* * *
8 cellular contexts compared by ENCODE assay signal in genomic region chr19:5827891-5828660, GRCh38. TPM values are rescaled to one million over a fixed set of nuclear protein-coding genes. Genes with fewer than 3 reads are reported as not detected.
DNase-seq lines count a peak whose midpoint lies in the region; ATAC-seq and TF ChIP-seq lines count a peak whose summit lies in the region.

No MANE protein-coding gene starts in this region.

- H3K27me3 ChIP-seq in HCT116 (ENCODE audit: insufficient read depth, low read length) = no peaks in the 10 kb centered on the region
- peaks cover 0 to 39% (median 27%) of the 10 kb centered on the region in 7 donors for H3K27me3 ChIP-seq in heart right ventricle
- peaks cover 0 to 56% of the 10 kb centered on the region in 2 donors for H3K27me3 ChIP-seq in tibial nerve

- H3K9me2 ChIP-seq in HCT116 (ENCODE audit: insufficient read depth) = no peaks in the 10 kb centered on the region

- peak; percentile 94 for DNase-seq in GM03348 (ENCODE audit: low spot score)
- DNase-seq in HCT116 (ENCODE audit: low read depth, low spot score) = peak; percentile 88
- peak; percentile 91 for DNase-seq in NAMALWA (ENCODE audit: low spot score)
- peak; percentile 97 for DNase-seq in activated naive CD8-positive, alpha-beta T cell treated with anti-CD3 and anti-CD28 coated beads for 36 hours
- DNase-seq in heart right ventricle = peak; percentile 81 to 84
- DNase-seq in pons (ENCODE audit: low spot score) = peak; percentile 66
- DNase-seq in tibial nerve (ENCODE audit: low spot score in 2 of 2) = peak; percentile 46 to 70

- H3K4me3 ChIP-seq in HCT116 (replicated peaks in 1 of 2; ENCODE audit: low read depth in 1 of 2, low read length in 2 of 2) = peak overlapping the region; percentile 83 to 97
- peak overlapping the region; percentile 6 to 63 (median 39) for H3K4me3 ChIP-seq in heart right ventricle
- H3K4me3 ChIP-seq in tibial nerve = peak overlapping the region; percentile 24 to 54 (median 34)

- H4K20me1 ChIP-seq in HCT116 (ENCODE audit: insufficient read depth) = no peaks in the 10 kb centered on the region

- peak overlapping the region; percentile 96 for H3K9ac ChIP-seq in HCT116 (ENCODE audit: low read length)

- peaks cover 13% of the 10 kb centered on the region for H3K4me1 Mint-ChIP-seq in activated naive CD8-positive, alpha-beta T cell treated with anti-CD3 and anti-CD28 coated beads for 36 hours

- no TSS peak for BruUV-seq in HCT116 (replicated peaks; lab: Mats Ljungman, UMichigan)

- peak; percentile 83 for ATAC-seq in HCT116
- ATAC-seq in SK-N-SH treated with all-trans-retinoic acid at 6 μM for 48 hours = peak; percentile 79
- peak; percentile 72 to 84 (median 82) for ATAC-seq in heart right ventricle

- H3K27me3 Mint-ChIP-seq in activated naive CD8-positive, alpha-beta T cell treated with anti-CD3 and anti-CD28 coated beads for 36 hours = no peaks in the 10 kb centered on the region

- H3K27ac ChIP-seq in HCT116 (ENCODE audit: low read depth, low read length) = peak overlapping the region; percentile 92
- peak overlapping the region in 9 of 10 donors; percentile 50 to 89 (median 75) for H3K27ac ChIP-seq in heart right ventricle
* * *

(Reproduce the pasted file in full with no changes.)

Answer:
8 cellular contexts compared by ENCODE assay signal in genomic region chr19:5827891-5828660, GRCh38. TPM values are rescaled to one million over a fixed set of nuclear protein-coding genes. Genes with fewer than 3 reads are reported as not detected.
DNase-seq lines count a peak whose midpoint lies in the region; ATAC-seq and TF ChIP-seq lines count a peak whose summit lies in the region.

No MANE protein-coding gene starts in this region.

- H3K27me3 ChIP-seq in HCT116 (ENCODE audit: insufficient read depth, low read length) = no peaks in the 10 kb centered on the region
- peaks cover 0 to 39% (median 27%) of the 10 kb centered on the region in 7 donors for H3K27me3 ChIP-seq in heart right ventricle
- peaks cover 0 to 56% of the 10 kb centered on the region in 2 donors for H3K27me3 ChIP-seq in tibial nerve

- H3K9me2 ChIP-seq in HCT116 (ENCODE audit: insufficient read depth) = no peaks in the 10 kb centered on the region

- peak; percentile 94 for DNase-seq in GM03348 (ENCODE audit: low spot score)
- DNase-seq in HCT116 (ENCODE audit: low read depth, low spot score) = peak; percentile 88
- peak; percentile 91 for DNase-seq in NAMALWA (ENCODE audit: low spot score)
- peak; percentile 97 for DNase-seq in activated naive CD8-positive, alpha-beta T cell treated with anti-CD3 and anti-CD28 coated beads for 36 hours
- DNase-seq in heart right ventricle = peak; percentile 81 to 84
- DNase-seq in pons (ENCODE audit: low spot score) = peak; percentile 66
- DNase-seq in tibial nerve (ENCODE audit: low spot score in 2 of 2) = peak; percentile 46 to 70

- H3K4me3 ChIP-seq in HCT116 (replicated peaks in 1 of 2; ENCODE audit: low read depth in 1 of 2, low read length in 2 of 2) = peak overlapping the region; percentile 83 to 97
- peak overlapping the region; percentile 6 to 63 (median 39) for H3K4me3 ChIP-seq in heart right ventricle
- H3K4me3 ChIP-seq in tibial nerve = peak overlapping the region; percentile 24 to 54 (median 34)

- H4K20me1 ChIP-seq in HCT116 (ENCODE audit: insufficient read depth) = no peaks in the 10 kb centered on the region

- peak overlapping the region; percentile 96 for H3K9ac ChIP-seq in HCT116 (ENCODE audit: low read length)

- peaks cover 13% of the 10 kb centered on the region for H3K4me1 Mint-ChIP-seq in activated naive CD8-positive, alpha-beta T cell treated with anti-CD3 and anti-CD28 coated beads for 36 hours

- no TSS peak for BruUV-seq in HCT116 (replicated peaks; lab: Mats Ljungman, UMichigan)

- peak; percentile 83 for ATAC-seq in HCT116
- ATAC-seq in SK-N-SH treated with all-trans-retinoic acid at 6 μM for 48 hours = peak; percentile 79
- peak; percentile 72 to 84 (median 82) for ATAC-seq in heart right ventricle

- H3K27me3 Mint-ChIP-seq in activated naive CD8-positive, alpha-beta T cell treated with anti-CD3 and anti-CD28 coated beads for 36 hours = no peaks in the 10 kb centered on the region

- H3K27ac ChIP-seq in HCT116 (ENCODE audit: low read depth, low read length) = peak overlapping the region; percentile 92
- peak overlapping the region in 9 of 10 donors; percentile 50 to 89 (median 75) for H3K27ac ChIP-seq in heart right ventricle